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Global climate change

Record low global sea ice extent for January

By Brett Anderson, AccuWeather senior meteorologist
2/07/2018, 1:44:51 PM

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The National Snow and Ice Data Center just released their sea ice extent data for the month of January, and according to the results, it looks like a new record low sea ice extent for the month of January.

In the north, Arctic sea ice extent was the lowest in the satellite record for the month of January last month, beating out January 2017. The satellite measured records go back to 1979.

Image courtesy the NSIDC.

In the south, Antarctic sea ice extent was the second lowest on record for the month of January.

When combined, the NSIDC determined that the global sea ice extent was the lowest on record for the month of January.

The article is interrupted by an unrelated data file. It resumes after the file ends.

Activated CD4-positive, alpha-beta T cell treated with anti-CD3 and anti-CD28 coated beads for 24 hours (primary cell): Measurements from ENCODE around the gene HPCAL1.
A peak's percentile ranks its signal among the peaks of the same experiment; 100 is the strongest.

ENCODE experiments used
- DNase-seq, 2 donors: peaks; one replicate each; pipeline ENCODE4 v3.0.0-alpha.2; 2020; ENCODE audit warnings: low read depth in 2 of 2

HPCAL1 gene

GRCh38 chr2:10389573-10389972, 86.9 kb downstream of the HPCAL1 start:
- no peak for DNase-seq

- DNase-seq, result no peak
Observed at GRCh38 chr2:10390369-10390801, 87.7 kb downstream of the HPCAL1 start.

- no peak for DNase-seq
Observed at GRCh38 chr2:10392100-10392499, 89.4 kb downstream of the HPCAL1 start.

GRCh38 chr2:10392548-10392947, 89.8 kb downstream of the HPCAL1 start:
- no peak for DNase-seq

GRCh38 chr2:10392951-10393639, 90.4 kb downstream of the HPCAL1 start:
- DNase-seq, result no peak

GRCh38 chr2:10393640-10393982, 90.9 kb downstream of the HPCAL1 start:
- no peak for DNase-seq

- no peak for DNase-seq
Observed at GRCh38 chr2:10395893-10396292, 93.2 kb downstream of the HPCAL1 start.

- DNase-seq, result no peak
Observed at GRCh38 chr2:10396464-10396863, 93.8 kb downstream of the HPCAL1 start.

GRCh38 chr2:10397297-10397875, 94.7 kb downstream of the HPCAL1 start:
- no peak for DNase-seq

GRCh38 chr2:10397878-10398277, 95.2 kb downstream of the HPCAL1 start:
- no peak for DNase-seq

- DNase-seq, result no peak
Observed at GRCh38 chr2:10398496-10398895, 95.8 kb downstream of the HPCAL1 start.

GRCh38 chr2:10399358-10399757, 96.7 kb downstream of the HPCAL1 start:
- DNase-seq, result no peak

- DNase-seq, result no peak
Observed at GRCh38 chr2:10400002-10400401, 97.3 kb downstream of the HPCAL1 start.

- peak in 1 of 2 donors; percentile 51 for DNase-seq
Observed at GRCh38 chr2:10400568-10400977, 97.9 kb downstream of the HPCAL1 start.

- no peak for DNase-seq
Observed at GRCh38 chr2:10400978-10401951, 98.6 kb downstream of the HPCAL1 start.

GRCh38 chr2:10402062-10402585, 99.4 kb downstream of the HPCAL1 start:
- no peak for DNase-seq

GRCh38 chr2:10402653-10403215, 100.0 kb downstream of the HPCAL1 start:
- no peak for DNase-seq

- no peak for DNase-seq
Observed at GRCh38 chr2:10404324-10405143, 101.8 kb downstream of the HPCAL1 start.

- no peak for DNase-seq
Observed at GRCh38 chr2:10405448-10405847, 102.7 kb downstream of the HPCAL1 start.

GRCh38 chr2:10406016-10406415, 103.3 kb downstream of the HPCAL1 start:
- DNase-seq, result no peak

Sea Ice volume and thickness

The image below shows the latest estimate of Arctic sea ice volume from The Polar Science Center (UW). Sea ice volume and thickness are actually better indicators of the overall health of sea ice.

As you can see from the image above, Arctic sea ice volume has been in a steady decline since the early 1990s.

In terms of January 2018 Arctic sea ice thickness, The Polar Science Center image below shows below-normal sea ice thickness for most of the region from near Greenland to Alaska, while above-normal thickness dominated north of Siberia.


The views expressed are those of the author and not necessarily those of AccuWeather, Inc. or AccuWeather.com

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Global climate change